First backpacking trip of 2012 season

June 12, 2012

Saturday, May 26, to Sunday, May 27, 2012

Looking east toward Red Deer Lake in the Indian Peaks Wilderness

My buddy Ian joined me for a fly fishing backpacking trip to Red Deer Lake in the Indian Peaks Wilderness to kick off my 2012 backpacking season. We were rewarded with perfect weather and pleasant temperatures.

Snowpack surrounds the sign post at the junction of the Buchannan Pass Trail and the spur to the lake.

Several feet of snow remained on the northeast-facing half-mile trail up to the lake.

At the junction of the Buchanan Pass Trail and the half-mile spur that goes west and steeply up to the lake, we found the trail was buried deeply under snow. We followed a bearing of 300 degrees and post-holed our way up to the lake. We camped on the saddle on the north side of the lake which was free of snow.

We didn’t get a nibble from the trout, but we did see a few fish rising and even a couple jumping despite what I thought must be early season torpor among the rest of the fish.

Ian brought along his new MSR Pocket Rocket, and that stove made meal prep a much more routine process than some of our past backcountry dinners. I’m sure we’ll miss his Snow Peak stove — the fondly named, but now-retired “Fireball.”

It was a short and sweet start to the season.

Looking west at a snow-covered ascent

Ian trudges up the last rise before Red Deer Lake. The lake is just beyond the crest of the rise.

Destination: Red Deer Lake, Indian Peaks Wilderness, southwest of Allenspark, Colorado

Distance hiked: about 12 miles round-trip. We hiked the Buchanan Pass Trail going in (6.7 miles) from the trailhead west of Camp Dick (rather than the trailhead at the terminus of the 4WD road), but we short-cut parts of that trail coming back out. We traveled off-trail coming back down from the lake because the north-facing trail was lost under snow sometimes four or five feet thick.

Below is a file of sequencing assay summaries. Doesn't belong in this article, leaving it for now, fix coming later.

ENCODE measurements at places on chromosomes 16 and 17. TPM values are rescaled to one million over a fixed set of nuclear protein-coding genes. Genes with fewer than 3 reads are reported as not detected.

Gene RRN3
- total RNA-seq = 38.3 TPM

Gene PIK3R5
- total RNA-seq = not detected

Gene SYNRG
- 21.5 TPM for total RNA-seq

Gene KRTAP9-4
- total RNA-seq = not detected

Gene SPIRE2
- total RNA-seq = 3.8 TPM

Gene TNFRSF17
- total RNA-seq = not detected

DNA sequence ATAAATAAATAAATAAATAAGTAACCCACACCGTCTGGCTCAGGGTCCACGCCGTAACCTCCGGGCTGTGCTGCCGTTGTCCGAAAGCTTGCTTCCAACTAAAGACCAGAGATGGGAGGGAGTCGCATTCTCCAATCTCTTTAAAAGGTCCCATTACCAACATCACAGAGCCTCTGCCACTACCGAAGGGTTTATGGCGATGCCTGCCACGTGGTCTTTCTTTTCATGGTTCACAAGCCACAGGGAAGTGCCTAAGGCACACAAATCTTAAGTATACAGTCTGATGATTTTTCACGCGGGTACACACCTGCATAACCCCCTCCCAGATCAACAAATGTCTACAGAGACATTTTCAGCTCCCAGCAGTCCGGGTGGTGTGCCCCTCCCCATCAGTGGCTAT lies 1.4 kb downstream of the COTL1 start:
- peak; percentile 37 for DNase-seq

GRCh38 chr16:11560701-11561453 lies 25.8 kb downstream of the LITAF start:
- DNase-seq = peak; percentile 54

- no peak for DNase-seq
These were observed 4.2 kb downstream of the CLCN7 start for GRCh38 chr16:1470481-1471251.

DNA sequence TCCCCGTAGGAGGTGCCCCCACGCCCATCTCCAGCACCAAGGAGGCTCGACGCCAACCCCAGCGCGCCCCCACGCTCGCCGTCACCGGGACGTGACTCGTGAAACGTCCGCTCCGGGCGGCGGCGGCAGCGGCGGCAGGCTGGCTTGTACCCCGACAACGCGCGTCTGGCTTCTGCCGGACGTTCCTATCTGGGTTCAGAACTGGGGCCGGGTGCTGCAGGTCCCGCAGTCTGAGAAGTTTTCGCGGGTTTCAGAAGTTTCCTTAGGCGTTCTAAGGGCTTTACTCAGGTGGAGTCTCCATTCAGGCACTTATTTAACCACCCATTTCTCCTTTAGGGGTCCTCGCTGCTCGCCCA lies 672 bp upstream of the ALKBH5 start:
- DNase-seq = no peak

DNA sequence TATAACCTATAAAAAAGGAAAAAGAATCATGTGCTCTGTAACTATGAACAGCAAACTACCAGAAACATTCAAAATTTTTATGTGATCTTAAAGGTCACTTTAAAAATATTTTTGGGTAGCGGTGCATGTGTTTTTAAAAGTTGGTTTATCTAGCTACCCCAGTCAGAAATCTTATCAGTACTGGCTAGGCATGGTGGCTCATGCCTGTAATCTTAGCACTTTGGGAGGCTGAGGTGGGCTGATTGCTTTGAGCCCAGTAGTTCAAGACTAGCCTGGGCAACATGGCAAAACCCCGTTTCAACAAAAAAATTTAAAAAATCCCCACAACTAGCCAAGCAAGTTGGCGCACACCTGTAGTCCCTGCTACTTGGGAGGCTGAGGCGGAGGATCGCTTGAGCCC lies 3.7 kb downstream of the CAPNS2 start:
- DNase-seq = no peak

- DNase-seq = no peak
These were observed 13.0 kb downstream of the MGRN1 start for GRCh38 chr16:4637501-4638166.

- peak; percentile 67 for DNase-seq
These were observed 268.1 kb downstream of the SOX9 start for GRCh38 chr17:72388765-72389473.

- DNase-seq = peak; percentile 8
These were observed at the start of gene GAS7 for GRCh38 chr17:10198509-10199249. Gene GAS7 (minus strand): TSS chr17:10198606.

Elevation: We started at about 9,400 feet. We slept at about 10,500 feet.

Weather: sunny and clear, some strong wind gusts. The forecasts for the nearby towns (at lower elevations) were calling for gusts up to 36 mph and lows in the 30s. I don’t know the Beaufort scale that well, but I think we encountered gusts greater than 40 mph at our elevation. When I was packing for the trip I predicted a a low of 29 degrees F, based on elevation. I was a bit off.

Temperatures: low to mid 60s during the afternoon; low of 24 degrees F at about 4:00 in the morning according to my Casio Pathfinder

Pack Weight: about 19 pounds, including consumables. I carried 2 liters of water each way. On the way in, I drained my Camelbak completely. On the way out, I barely touched the water. I was definitely feeling the elevation on the way in.

My spreadsheet detailing equipment list and weights is available as a PDF on on Google docs here. (I bought a postal scale this past winter and started making spreadsheets to get serious about lowering my pack weight.)

Notes: I did a decent job estimating the overnight low temperature, but I did not anticipate how forceful the wind gusts would be. Saturday night I had an attitude-induced headache. I wish I had gone ahead and taken some ibuprofen because the headache lasted most of the night despite my drinking lots of liquids.